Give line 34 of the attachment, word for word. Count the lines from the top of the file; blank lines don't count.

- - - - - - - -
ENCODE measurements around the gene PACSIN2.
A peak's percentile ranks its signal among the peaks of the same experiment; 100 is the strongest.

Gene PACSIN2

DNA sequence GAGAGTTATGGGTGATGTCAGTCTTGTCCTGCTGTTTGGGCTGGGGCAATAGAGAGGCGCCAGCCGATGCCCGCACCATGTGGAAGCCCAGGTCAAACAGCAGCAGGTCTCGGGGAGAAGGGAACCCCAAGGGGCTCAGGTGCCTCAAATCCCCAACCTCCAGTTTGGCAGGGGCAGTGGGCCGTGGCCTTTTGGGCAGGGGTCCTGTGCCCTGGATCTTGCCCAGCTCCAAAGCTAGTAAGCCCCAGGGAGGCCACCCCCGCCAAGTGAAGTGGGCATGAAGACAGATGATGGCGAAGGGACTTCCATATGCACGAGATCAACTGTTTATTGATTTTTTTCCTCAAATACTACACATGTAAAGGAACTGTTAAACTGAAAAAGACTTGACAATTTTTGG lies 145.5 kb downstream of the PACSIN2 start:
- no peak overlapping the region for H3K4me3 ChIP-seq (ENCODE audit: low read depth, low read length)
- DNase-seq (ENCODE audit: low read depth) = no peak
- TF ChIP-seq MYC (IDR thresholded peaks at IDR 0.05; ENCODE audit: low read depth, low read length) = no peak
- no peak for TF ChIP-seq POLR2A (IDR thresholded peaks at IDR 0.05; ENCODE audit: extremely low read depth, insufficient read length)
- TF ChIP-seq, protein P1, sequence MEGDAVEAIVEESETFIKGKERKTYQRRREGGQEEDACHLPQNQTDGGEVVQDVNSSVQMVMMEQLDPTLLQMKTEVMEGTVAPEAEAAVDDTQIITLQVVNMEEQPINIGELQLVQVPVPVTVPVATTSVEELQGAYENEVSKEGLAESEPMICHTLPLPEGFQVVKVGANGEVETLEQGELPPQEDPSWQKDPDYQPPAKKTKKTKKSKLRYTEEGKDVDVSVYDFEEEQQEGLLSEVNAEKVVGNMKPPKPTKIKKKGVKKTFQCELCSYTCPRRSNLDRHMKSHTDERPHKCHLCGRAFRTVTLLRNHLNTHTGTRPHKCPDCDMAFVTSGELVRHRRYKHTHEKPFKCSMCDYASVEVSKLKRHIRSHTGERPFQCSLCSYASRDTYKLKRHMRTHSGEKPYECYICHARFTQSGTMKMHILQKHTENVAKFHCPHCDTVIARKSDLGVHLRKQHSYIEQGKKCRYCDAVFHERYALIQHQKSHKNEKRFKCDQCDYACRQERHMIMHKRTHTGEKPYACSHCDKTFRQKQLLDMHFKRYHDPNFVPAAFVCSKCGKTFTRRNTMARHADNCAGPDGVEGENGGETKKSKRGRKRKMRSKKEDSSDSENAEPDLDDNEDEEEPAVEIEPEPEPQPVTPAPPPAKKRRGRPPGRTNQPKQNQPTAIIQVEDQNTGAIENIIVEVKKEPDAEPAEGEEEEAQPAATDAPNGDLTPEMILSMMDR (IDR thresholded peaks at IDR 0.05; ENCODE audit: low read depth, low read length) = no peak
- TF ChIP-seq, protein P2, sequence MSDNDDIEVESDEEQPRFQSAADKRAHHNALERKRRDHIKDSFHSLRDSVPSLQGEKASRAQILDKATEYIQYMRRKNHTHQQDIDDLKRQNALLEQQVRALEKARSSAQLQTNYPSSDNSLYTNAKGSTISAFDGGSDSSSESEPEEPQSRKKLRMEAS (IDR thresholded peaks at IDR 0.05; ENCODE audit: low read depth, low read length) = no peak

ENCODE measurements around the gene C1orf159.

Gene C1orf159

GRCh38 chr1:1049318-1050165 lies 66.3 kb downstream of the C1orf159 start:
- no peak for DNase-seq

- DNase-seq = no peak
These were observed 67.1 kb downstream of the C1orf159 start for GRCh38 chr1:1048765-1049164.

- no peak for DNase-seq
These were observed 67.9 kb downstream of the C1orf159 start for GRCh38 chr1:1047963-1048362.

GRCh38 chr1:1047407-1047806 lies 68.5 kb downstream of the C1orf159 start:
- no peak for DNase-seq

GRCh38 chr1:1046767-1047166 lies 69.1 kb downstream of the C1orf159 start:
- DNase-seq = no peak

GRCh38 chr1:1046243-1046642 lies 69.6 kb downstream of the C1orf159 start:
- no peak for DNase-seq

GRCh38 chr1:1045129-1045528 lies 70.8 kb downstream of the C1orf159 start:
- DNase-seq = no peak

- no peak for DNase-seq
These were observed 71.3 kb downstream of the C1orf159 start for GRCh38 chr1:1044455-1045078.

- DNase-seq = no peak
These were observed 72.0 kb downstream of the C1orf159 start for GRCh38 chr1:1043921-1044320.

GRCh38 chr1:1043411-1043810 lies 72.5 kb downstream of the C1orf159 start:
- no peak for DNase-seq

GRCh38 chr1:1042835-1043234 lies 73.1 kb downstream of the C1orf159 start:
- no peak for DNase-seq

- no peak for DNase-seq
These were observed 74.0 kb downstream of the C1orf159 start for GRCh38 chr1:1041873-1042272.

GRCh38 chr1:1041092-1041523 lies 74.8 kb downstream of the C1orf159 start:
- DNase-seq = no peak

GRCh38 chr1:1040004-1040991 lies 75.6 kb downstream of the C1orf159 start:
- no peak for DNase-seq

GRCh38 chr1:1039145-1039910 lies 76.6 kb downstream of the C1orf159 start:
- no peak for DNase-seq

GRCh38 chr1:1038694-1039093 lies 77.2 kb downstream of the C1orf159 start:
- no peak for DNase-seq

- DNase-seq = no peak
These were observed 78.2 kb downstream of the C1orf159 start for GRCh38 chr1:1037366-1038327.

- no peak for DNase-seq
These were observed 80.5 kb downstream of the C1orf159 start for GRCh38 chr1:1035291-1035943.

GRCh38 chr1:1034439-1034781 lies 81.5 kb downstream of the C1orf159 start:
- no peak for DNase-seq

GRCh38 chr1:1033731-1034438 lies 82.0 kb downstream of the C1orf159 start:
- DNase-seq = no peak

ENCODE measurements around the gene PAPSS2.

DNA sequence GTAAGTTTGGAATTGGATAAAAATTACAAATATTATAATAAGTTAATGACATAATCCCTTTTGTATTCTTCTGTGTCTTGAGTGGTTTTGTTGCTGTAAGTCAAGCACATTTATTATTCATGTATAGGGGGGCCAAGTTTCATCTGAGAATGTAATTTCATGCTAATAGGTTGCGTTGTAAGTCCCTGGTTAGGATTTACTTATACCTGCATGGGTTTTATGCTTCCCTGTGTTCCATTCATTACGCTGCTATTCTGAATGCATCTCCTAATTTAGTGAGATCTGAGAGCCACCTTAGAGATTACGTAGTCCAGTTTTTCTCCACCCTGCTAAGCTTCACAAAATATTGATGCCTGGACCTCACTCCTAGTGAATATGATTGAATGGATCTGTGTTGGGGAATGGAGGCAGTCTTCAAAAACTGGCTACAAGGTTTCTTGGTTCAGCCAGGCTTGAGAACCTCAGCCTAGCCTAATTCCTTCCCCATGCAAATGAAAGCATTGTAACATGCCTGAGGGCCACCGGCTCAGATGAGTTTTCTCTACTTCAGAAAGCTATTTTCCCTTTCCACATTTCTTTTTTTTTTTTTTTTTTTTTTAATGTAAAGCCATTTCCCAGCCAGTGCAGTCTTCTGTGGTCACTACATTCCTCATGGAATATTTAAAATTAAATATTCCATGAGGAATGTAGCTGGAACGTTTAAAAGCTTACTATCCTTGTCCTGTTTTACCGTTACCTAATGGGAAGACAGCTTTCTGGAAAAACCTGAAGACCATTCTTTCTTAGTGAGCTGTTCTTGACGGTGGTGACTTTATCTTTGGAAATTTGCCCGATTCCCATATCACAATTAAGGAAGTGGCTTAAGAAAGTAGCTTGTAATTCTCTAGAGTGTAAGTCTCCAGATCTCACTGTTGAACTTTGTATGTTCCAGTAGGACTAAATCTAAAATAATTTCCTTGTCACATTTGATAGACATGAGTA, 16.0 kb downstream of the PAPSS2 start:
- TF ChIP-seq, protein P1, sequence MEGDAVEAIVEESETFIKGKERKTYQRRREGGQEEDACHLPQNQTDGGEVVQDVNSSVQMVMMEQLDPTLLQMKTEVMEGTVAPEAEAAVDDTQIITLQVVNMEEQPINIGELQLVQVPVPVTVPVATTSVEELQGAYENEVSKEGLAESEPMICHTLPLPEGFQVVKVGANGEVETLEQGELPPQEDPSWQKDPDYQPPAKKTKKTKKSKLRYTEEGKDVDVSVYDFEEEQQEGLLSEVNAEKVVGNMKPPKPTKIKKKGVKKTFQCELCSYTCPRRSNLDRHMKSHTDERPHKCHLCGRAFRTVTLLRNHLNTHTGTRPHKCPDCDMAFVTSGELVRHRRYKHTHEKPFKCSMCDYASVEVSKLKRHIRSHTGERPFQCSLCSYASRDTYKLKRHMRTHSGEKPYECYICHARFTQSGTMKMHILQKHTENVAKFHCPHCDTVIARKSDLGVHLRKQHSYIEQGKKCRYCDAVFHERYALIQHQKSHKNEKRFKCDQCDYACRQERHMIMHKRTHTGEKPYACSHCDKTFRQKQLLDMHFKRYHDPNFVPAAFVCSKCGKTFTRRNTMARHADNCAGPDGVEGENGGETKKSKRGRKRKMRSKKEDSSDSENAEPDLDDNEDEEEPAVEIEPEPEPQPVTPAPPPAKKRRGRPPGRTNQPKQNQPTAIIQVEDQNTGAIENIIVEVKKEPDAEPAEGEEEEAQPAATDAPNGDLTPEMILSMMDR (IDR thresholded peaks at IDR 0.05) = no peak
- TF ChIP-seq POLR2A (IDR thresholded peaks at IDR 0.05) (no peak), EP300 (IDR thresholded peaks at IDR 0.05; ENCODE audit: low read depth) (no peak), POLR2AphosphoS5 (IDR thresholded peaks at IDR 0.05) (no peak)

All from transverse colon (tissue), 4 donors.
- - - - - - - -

- no peak for DNase-seq